In recent months, we have seen a growing number of articles and press releases about the European Commission’s decision to introduce measures aimed at obliging companies to provide scientific evidence to support the environmental and sustainability claims they make about their products.
In an effort to facilitate informed environmental decisions on the part of consumers, the commission is introducing new rules to prevent companies from making misleading statements about the environmental merits of their products and services.
These misleading claims have a name: greenwashing. It is an increasingly common practice that has a direct impact on consumers. In fact, 53% of “green claims” made about products and services in the European Union have been classified as vague, misleading, or based on unsubstantiated information.
Among the services and products which claim to be environmentally friendly, 40% fail to provide any kind of supporting scientific evidence.
This clearly translates into a serious problem: consumer confidence in “green claims” is extremely low.
Key objective: protecting consumers while benefitting companies
Although these new regulations are designed to stop the growing practice of greenwashing, they also offer other direct benefits to consumers. When products and services provide verifiable environmental information, consumers are better informed and can therefore make better purchasing decisions. This in turn facilitates the transition toward positive environmental practices.
At the same time, these regulations can improve the credibility of companies, their value, and the introduction of impactful initiatives to offer sustainable products and services as part of their business strategies.
Greenwashing or overexposure?
The term “sustainability” is bandied about more and more. However, sustainability only makes sense if it can be measured. In the wine world, it needs to offer solutions, not sell more greenwashing, and avoid unsustainable communication about sustainability.
Consumer demands for “more natural”, “healthier”, and socially acceptable wines has led to an explosion of sustainability-related communication.
In many cases, this communication is not only factually incorrect, but also excessive. The same idea has prevailed within the sector for the past five years: “the term and concept of sustainability produces a constant background noise.”
Sustainability has become the leading topic in just about every industry, yet we seem to forget an important factor. When we seek to set our winery apart, we do so through a unique story, and the same applies to sustainable initiatives: if we wish to draw attention to them, we must also present them as something unique. We need to communicate in a way that reveals something new and interesting, that speaks of the future, and nourishes a real, practical exchange.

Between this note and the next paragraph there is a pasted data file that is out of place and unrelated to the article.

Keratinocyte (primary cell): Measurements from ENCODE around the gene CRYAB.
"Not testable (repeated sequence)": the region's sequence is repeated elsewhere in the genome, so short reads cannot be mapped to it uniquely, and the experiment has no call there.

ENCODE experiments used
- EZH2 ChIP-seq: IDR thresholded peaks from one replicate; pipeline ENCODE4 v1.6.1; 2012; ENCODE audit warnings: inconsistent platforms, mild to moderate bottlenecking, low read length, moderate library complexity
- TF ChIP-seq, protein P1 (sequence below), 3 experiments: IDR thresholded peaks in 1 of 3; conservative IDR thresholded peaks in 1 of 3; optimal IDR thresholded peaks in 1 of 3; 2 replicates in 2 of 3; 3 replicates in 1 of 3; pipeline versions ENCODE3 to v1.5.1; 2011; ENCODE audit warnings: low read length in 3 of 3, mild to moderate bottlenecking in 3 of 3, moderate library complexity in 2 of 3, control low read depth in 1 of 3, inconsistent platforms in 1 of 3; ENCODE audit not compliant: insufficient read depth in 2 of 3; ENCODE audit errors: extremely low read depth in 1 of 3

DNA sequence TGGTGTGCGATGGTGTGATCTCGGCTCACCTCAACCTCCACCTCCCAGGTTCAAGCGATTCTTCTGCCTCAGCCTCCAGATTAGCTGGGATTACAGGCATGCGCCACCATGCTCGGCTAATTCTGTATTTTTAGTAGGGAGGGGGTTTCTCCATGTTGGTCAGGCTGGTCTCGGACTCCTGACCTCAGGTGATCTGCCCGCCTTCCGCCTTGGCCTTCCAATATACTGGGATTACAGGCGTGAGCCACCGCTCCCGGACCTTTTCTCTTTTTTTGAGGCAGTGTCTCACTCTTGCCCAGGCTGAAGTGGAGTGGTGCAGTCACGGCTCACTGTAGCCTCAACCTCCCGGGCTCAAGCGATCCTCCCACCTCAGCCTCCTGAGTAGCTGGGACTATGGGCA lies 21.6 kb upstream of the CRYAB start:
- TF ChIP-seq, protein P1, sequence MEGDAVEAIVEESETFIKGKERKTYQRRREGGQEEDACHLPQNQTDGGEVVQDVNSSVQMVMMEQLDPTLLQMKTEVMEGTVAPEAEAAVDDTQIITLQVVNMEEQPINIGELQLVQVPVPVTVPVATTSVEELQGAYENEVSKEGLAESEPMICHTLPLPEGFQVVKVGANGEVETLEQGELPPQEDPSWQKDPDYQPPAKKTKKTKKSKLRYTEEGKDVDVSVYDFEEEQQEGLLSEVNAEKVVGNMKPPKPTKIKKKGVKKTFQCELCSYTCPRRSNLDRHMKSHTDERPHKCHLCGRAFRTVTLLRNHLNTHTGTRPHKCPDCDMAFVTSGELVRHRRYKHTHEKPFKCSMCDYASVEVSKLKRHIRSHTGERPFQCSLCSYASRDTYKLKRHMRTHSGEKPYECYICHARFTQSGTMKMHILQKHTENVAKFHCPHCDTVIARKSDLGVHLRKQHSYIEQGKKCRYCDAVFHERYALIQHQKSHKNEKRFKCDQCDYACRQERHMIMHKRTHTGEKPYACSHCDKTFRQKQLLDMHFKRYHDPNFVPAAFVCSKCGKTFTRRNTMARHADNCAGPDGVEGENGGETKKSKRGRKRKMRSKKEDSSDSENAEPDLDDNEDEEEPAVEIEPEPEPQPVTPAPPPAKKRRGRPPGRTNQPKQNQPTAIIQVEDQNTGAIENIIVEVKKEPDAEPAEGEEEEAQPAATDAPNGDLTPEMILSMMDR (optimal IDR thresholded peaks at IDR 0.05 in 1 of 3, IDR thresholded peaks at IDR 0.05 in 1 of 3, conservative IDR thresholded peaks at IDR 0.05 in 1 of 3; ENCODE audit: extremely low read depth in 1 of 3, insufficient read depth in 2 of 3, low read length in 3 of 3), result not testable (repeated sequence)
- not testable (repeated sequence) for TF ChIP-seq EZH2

How does your company communicate its sustainability initiatives?
This might seem like an unusual question, but it is in fact a subject which communication and marketing departments are increasingly focusing on.
Companies in the wine and grape sector were widely lauded as low-pollution, traditional business models with strong ties to the rural environment. Nowadays, however, we know that this does not reflect the reality, and our consumers are also beginning to get a different picture.
Whatever is not communicated gets lost, and we must therefore work on ethical practices that are consistently focused on obtaining results which can be measured with scientific rigour.
The leading role in this area will go to companies that communicate their positive and negative social and environmental impacts honestly and transparently, along with their current actions, objectives, and what remains to be done in the future.
In this regard, certifications help by providing measurable and certified information, but wineries should go even further and work on practical and effective solutions to address specific problems within the sector.
These days, we are navigating different approaches and vocabulary, from “organic” to “sustainable” to “biodynamic”, making it even more necessary to develop the appropriate communication strategies to explain these terms and avoid misleading information.
At a time when more and more wineries are working on implementing and aligning sustainability strategies within their business models, it is important to establish measures, such as common indicators, to eliminate the spread of greenwashing. This will allow us to open yet another channel through which we can work together on tackling and solving problems that affect the entire sector.
Sustainability requires more than lip service; it needs to be put into practice.
Marta Juega, Ph.D.